On Thursday 6th March the Centre for Criminology held a one-off Prisons and Detention seminar. The event was intended to bring together academics, practitioners and third sector actors to discuss not only their work but their reasons for being involved in this area and their hopes (and fears) for the future.

We asked Centre students to provide some commentary, and contributions from DPhil candidates Sylvia Rich and Rachel Wechsler are presented here.


On 6th March, the Centre for Criminology held a knowledge exchange seminar on prisons and detention. Though the presentations were disparate, together they highlighted the importance of knowledge for improving prisons and the lives of those incarcerated and the need for a greater understanding of the effects of incarceration outside the prison’s walls – the experiences of family and communities, as well as the effect on those incarcerated long after they have been released.

Edwina Grosvenor, who has worked with prison charities for most of her adult life, spoke about visiting prisons in various parts of the world and how much she has learned about the how broken prisons policy is by visiting the prisons themselves. She told us that she has been surprised by how many people who set policy for prisons have not themselves visited prisons. Grosvenor talked about the high level of reoffending among ex-prisoners, and told us that in her opinion the most important way to reduce reoffending is to give people jobs and places to live after they are released.

Grosvenor also spoke about how many people in prisons shouldn’t be there in the first place: if mental health hospitals were not full to capacity, some of the people who wind up incarcerated would have been sent into hospitals instead. Exacerbating the problem, UK prison workers are sometimes only given six weeks of training before starting their work, and have in no way been equipped to deal with people suffering from serious mental health difficulties. They have to learn on the job, presumably with highly variable results.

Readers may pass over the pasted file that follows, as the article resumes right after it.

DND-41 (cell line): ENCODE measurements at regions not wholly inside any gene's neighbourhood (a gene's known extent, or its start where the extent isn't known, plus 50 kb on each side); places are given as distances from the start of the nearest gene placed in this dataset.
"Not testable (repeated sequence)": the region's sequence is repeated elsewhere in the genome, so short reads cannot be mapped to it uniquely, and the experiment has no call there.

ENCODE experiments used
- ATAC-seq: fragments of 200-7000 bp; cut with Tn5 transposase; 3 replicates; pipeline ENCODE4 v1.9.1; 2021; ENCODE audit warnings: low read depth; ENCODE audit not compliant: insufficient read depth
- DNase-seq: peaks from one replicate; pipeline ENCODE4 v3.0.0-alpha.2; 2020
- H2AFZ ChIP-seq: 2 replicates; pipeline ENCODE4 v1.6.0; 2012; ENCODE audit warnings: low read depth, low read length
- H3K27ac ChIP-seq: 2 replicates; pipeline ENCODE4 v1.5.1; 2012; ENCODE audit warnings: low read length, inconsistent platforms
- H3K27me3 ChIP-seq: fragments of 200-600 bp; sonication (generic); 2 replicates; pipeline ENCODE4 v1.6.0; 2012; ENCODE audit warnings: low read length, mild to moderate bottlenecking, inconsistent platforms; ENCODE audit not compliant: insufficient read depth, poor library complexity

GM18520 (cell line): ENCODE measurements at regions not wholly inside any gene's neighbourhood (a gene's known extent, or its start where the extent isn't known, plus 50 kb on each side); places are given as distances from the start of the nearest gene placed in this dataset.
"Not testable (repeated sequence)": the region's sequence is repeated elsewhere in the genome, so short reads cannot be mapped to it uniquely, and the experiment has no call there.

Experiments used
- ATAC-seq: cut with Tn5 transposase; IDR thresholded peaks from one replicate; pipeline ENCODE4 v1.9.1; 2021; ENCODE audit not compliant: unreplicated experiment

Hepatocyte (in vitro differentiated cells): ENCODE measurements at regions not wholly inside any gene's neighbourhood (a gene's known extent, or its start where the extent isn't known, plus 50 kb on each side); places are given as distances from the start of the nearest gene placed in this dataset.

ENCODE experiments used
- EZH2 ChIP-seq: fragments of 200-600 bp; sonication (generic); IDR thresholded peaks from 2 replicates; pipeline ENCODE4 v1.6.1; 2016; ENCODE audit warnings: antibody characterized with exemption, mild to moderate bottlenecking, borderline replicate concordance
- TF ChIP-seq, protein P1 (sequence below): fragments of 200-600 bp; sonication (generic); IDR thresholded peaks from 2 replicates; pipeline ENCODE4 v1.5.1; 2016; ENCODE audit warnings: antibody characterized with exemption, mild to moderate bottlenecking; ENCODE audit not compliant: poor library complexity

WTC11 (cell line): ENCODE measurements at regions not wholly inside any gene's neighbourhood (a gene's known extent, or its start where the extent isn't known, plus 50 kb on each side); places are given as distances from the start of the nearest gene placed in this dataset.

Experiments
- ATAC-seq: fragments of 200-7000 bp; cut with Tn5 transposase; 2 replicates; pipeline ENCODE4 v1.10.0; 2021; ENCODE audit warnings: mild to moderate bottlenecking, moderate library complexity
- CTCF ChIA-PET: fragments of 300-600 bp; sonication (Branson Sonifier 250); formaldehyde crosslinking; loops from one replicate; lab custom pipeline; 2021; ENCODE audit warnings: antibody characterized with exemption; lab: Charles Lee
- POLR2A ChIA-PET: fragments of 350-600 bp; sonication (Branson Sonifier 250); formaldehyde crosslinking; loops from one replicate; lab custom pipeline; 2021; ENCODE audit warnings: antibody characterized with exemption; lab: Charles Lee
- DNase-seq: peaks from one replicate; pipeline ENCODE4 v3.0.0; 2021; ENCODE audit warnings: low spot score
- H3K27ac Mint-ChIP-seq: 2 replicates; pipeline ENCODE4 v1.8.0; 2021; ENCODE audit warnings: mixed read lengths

Grosvenor is an engaging speaker, and I nodded along with much of what she said. One thing that jarred for me though, was her take on how we need to do better by prisoners, that we first need to understand why they’re there, ‘and then we need to fix them.’ I appreciated that the next speaker, Jamie Bennett, had a very different take on this.

Jamie Bennett is a prison governor. As such, you might expect him to be quite an ardent defender of prisons and prisons policy, but I found him to be happily otherwise. Bennett stressed that we should not think of prisoners as broken individuals, and the role of prisons is not to fix those incarcerated within. Prisons are overwhelmingly full of poor people and people from minority populations. That these people are overrepresented in prisons is not an indication that they are more likely to be bad or broken, but should rather be understood as a reflection of problems in the broader society, not problems inherent in the individuals themselves.

On the topic of knowledge exchange with academics, Bennett told us that HMP Grendon, where he is Governor, encourages research, and that he has used research to change attitudes on staff-prisoner relationships, for instance, and also to make arguments for protecting resources that help prisoners when these are faced with the prospect of government budget cuts.